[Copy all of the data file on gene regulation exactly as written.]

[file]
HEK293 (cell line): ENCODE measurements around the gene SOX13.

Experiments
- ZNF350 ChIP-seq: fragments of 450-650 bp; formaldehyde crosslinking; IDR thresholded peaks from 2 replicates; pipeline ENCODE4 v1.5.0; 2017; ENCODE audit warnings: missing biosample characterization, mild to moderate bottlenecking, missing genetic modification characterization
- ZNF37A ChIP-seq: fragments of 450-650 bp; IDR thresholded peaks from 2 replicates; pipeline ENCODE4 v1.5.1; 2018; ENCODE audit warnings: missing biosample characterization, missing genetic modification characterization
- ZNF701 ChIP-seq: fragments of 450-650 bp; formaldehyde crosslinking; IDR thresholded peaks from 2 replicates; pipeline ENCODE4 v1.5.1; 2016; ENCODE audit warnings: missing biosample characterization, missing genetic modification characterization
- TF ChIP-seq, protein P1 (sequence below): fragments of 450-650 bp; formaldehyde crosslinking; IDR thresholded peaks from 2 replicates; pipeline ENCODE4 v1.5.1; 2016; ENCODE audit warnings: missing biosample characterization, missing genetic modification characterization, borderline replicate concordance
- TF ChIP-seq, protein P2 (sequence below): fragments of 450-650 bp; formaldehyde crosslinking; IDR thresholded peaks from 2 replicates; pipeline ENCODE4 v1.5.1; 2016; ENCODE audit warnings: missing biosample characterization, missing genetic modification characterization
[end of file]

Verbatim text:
HEK293 (cell line): ENCODE measurements around the gene SOX13.

Experiments
- ZNF350 ChIP-seq: fragments of 450-650 bp; formaldehyde crosslinking; IDR thresholded peaks from 2 replicates; pipeline ENCODE4 v1.5.0; 2017; ENCODE audit warnings: missing biosample characterization, mild to moderate bottlenecking, missing genetic modification characterization
- ZNF37A ChIP-seq: fragments of 450-650 bp; IDR thresholded peaks from 2 replicates; pipeline ENCODE4 v1.5.1; 2018; ENCODE audit warnings: missing biosample characterization, missing genetic modification characterization
- ZNF701 ChIP-seq: fragments of 450-650 bp; formaldehyde crosslinking; IDR thresholded peaks from 2 replicates; pipeline ENCODE4 v1.5.1; 2016; ENCODE audit warnings: missing biosample characterization, missing genetic modification characterization
- TF ChIP-seq, protein P1 (sequence below): fragments of 450-650 bp; formaldehyde crosslinking; IDR thresholded peaks from 2 replicates; pipeline ENCODE4 v1.5.1; 2016; ENCODE audit warnings: missing biosample characterization, missing genetic modification characterization, borderline replicate concordance
- TF ChIP-seq, protein P2 (sequence below): fragments of 450-650 bp; formaldehyde crosslinking; IDR thresholded peaks from 2 replicates; pipeline ENCODE4 v1.5.1; 2016; ENCODE audit warnings: missing biosample characterization, missing genetic modification characterization